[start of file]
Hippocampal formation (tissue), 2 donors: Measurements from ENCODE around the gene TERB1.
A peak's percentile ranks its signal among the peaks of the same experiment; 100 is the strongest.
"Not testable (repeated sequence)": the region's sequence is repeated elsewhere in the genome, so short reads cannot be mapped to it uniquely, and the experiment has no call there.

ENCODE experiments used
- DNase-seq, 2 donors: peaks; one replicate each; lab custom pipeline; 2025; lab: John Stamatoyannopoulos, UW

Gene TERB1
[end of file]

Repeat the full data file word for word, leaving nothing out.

Hippocampal formation (tissue), 2 donors: Measurements from ENCODE around the gene TERB1.
A peak's percentile ranks its signal among the peaks of the same experiment; 100 is the strongest.
"Not testable (repeated sequence)": the region's sequence is repeated elsewhere in the genome, so short reads cannot be mapped to it uniquely, and the experiment has no call there.

ENCODE experiments used
- DNase-seq, 2 donors: peaks; one replicate each; lab custom pipeline; 2025; lab: John Stamatoyannopoulos, UW

Gene TERB1